FRANKLIN CO., N.C. -- A young man accused of decapitating his mother has been found not guilty by reason of insanity.
Investigators said Oliver Mauricio Funez Machado admitted to brutally killing his mother in their Franklin County home on March 6, 2017. Machado was 18 years old at the time of the murder.
A psychiatrist who met with Machado days after the murder said the teen was happy he was able to send his mom to heaven.
He had been suffering from psychosis and schizophrenia and was released from a mental health treatment center one week before the violent episode.
He first punched his mom in the face. Then, search warrants show he took a knife and repeatedly stabbed her.
In court Monday, Machado said, "I'm sorry if I let my family down."
RELATED: Son unemotional in 911 call after killing mother
Machado called 911 after the murder and told the operator in a flat, monotone voice, he did kill her "because I felt like it."
"What was she doing? Did she make you mad? Or what happened?" the dispatcher asked on the call.
"Yes, she made me mad," Machado said.
The unemotional quality of Machado's tone was striking as the clearly horrified 911 operator continued to question him about the brutal killing. The dispatcher constantly checked on the two children, ages 2 and 4, in the home at the time of the murder, but Machado said he wasn't going to hurt them.
He told the operator he stabbed 35-year-old Yesenia Funez Beatriz Machado "like 8 times."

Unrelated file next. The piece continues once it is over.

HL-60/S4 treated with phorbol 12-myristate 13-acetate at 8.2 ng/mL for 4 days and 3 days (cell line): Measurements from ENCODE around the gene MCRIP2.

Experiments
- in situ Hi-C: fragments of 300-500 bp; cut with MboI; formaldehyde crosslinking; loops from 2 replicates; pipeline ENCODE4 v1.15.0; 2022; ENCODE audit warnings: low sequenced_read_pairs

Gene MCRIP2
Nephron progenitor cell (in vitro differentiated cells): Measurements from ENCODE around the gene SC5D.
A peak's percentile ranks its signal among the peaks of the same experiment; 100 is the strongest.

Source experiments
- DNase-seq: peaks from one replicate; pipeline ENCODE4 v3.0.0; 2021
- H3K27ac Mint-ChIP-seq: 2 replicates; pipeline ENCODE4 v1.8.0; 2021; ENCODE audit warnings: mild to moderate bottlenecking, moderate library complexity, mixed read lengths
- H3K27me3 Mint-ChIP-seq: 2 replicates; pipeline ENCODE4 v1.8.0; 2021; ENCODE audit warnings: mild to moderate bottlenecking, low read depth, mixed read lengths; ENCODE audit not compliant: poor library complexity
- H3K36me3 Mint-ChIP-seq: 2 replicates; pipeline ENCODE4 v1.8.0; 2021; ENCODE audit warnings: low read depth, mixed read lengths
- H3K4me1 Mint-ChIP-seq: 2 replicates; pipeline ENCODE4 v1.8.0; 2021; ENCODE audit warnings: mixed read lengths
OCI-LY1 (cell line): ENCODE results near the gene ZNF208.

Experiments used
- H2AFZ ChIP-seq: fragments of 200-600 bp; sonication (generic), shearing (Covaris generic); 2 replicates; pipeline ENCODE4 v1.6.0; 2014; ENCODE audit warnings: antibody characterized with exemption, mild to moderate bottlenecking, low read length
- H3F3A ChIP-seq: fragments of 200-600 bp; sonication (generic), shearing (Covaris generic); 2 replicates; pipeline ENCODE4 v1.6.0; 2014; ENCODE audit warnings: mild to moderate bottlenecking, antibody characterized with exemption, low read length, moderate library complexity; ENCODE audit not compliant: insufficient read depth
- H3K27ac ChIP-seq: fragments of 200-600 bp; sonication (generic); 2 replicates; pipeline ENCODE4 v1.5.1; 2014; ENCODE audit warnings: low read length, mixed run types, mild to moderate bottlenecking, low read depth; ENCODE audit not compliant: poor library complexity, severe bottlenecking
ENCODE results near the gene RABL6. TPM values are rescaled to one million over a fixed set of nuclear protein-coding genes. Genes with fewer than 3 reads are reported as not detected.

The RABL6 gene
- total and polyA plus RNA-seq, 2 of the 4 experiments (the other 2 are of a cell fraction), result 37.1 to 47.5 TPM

When deputies arrived at the home east of Zebulon, Oliver Machado was still at the scene. They found his mother decapitated and her body mutilated.
Deputies said two young girls found in the home were unharmed. A fourth child was at school when the incident happened.
According to court documents, Machado took four different medications for psychosis and schizophrenia.
Yesenia Machado's husband, Walter Funez, said what his son did was "monstrous."
In October 2017, a judge decided that Machado was not mentally capable to stand trial. The first-degree murder charge against him was dismissed with leave, and he was committed to Central Regional Hospital for mental health treatment.
As part of the agreement, the murder charge could be filed again, if Machado's mental health improved enough to where he could stand trial.
In May, the Franklin County district attorney decided to not seek the death penalty in Machado's case.
Federal officials also said Machado was in the country illegally at the time of the murder and that they issued an immigration detainer for him.
"ICE is focused on identifying, arresting and removing public safety threats, such as convicted criminal aliens and gang members, as well as individuals who have violated our nation's immigration laws," a U.S. Immigration and Customs Enforcement spokesperson told ABC11.
Man accused of decapitating mother because he 'felt like it' found not guilty; apologizes in court